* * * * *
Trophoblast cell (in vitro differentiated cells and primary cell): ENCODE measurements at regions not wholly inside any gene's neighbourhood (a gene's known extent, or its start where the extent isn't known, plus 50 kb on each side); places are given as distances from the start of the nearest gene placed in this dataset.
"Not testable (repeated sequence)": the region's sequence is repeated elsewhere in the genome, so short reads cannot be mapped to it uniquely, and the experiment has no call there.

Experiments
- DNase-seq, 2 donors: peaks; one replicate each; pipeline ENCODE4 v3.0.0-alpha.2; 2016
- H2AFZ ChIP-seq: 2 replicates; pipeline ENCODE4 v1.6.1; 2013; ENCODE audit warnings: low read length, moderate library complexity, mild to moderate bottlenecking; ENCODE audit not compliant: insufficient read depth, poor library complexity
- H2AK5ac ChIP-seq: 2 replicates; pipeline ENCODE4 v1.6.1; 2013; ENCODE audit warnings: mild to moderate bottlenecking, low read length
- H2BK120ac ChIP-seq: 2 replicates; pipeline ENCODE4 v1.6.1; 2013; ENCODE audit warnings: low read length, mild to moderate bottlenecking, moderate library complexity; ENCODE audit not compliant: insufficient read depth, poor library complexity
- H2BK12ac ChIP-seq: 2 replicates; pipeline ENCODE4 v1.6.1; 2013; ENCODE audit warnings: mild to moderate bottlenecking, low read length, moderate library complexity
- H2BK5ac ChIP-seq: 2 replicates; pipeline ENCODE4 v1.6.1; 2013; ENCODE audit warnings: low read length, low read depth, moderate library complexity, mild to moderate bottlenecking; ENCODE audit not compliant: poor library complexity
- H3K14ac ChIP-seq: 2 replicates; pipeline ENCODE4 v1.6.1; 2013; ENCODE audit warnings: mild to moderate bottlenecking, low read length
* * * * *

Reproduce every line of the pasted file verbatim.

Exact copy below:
Trophoblast cell (in vitro differentiated cells and primary cell): ENCODE measurements at regions not wholly inside any gene's neighbourhood (a gene's known extent, or its start where the extent isn't known, plus 50 kb on each side); places are given as distances from the start of the nearest gene placed in this dataset.
"Not testable (repeated sequence)": the region's sequence is repeated elsewhere in the genome, so short reads cannot be mapped to it uniquely, and the experiment has no call there.

Experiments
- DNase-seq, 2 donors: peaks; one replicate each; pipeline ENCODE4 v3.0.0-alpha.2; 2016
- H2AFZ ChIP-seq: 2 replicates; pipeline ENCODE4 v1.6.1; 2013; ENCODE audit warnings: low read length, moderate library complexity, mild to moderate bottlenecking; ENCODE audit not compliant: insufficient read depth, poor library complexity
- H2AK5ac ChIP-seq: 2 replicates; pipeline ENCODE4 v1.6.1; 2013; ENCODE audit warnings: mild to moderate bottlenecking, low read length
- H2BK120ac ChIP-seq: 2 replicates; pipeline ENCODE4 v1.6.1; 2013; ENCODE audit warnings: low read length, mild to moderate bottlenecking, moderate library complexity; ENCODE audit not compliant: insufficient read depth, poor library complexity
- H2BK12ac ChIP-seq: 2 replicates; pipeline ENCODE4 v1.6.1; 2013; ENCODE audit warnings: mild to moderate bottlenecking, low read length, moderate library complexity
- H2BK5ac ChIP-seq: 2 replicates; pipeline ENCODE4 v1.6.1; 2013; ENCODE audit warnings: low read length, low read depth, moderate library complexity, mild to moderate bottlenecking; ENCODE audit not compliant: poor library complexity
- H3K14ac ChIP-seq: 2 replicates; pipeline ENCODE4 v1.6.1; 2013; ENCODE audit warnings: mild to moderate bottlenecking, low read length